While the new research indicates that the ochre stars have evolved resilience to the consequences of climate change, other species may face greater difficulties. “The concern is that marine disease, extreme environmental events, and the frequency of those are on the rise,” said the lead author, Lauren Schiebelhut. “If we have too many extreme events in a row, maybe that becomes more challenging for species to respond to.” [more]

The amazing return of the starfish: species triumphs over melting disease

ABSTRACT: Standing genetic variation enables or restricts a population’s capacity to respond to changing conditions, including the extreme disturbances expected to increase in frequency and intensity with continuing anthropogenic climate change. However, we know little about how populations might respond to extreme events with rapid genetic shifts, or how population dynamics may influence and be influenced by population genomic change. We use a range-wide epizootic, sea star wasting disease, that onset in mid-2013 and caused mass mortality in Pisaster ochraceus to explore how a keystone marine species responded to an extreme perturbation. We integrated field surveys with restriction site-associated DNA sequencing data to (i) describe the population dynamics of mortality and recovery, and (ii) compare allele frequencies in mature P. ochraceus before the disease outbreak with allele frequencies in adults and new juveniles after the outbreak, to identify whether selection may have occurred. We found P. ochraceus suffered 81% mortality in the study region between 2012 and 2015, and experienced a concurrent 74-fold increase in recruitment beginning in late 2013. Comparison of pre- and postoutbreak adults revealed significant allele frequency changes at three loci, which showed consistent changes across the large majority of locations. Allele frequency shifts in juvenile P. ochraceus (spawned from premortality adults) were consistent with those seen in adult survivors. Such parallel shifts suggest detectable signals of selection and highlight the potential for persistence of this change in subsequent generations, which may influence the resilience of this keystone species to future outbreaks.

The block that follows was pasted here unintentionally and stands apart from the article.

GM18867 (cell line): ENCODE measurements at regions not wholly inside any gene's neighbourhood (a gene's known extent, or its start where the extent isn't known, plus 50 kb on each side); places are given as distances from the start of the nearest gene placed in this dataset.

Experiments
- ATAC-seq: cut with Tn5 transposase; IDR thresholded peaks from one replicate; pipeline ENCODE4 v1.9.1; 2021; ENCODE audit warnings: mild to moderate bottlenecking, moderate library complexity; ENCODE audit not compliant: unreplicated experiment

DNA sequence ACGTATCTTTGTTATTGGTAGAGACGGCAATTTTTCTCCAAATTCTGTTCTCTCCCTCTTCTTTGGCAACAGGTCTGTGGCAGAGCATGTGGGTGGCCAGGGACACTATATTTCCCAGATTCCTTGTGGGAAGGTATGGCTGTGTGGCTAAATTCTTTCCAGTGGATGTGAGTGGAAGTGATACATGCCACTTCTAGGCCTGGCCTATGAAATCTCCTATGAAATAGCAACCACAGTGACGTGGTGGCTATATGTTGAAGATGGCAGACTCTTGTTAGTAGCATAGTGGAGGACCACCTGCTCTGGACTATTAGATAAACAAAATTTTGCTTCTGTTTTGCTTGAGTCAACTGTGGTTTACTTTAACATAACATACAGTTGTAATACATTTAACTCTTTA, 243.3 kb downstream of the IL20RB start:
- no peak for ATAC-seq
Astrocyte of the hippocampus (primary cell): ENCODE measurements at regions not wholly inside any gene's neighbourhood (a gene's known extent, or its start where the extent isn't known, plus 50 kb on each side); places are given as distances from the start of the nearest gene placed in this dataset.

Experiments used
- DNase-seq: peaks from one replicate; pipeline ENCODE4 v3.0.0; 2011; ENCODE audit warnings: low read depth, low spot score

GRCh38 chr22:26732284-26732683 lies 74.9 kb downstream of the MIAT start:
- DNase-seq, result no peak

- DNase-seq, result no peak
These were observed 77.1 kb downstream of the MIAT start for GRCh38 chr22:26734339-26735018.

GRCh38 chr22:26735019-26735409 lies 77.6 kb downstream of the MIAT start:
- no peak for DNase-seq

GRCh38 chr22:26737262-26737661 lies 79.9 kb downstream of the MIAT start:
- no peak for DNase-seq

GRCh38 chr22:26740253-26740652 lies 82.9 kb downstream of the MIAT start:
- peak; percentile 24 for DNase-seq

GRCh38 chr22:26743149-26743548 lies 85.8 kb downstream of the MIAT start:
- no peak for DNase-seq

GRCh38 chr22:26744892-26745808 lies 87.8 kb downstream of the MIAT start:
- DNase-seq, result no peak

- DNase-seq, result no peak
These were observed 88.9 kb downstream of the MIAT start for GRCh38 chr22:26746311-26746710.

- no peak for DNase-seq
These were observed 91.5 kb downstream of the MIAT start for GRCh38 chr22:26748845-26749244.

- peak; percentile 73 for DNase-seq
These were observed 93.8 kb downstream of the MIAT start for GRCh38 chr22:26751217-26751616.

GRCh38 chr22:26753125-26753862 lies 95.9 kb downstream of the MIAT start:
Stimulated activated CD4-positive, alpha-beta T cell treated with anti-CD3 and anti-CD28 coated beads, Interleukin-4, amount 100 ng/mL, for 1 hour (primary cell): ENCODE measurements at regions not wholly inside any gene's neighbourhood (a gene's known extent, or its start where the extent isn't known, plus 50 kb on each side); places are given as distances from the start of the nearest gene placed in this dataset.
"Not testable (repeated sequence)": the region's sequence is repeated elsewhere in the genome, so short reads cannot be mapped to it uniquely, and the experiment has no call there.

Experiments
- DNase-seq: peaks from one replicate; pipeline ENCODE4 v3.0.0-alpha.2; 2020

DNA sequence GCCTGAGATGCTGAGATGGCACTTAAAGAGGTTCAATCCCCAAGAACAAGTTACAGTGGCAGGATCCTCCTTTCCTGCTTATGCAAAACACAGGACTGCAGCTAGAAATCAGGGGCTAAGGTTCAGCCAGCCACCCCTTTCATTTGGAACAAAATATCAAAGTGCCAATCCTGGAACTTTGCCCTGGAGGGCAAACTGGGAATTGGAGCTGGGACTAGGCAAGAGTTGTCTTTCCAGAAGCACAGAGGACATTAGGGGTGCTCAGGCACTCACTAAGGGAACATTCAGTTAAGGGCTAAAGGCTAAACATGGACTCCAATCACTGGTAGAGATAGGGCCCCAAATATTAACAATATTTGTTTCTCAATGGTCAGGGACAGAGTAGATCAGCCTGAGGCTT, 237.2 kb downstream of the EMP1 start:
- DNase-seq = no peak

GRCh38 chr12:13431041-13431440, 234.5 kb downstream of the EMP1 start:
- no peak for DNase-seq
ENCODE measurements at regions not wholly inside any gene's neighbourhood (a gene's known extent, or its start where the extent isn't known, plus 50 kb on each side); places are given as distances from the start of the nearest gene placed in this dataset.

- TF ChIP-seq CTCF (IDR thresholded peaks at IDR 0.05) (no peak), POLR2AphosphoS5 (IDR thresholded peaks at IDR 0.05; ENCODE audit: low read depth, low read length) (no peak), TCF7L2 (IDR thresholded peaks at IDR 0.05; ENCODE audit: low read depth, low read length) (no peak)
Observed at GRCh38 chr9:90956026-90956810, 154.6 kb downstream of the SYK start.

Opportunities to study microevolution in wild populations are rare and challenging. Annual monitoring allowed us to capture both the prelude to and aftermath of one of the largest marine mass mortality events on record in a keystone marine species. Median mortality of 81% across populations was recorded along with significant allele frequency shifts at multiple loci in the adult population. Shifts were consistent across locations and also occurred in new recruits, with few exceptions. These results indicate a long-term species-wide change in allele frequencies will persist through future generations. Population genomic monitoring, at a time when marine diseases and mass mortalities are on the rise, will be essential for documenting rapid genetic shifts in response to chronic and extreme events.

Decimation by sea star wasting disease and rapid genetic change in a keystone species, Pisaster ochraceus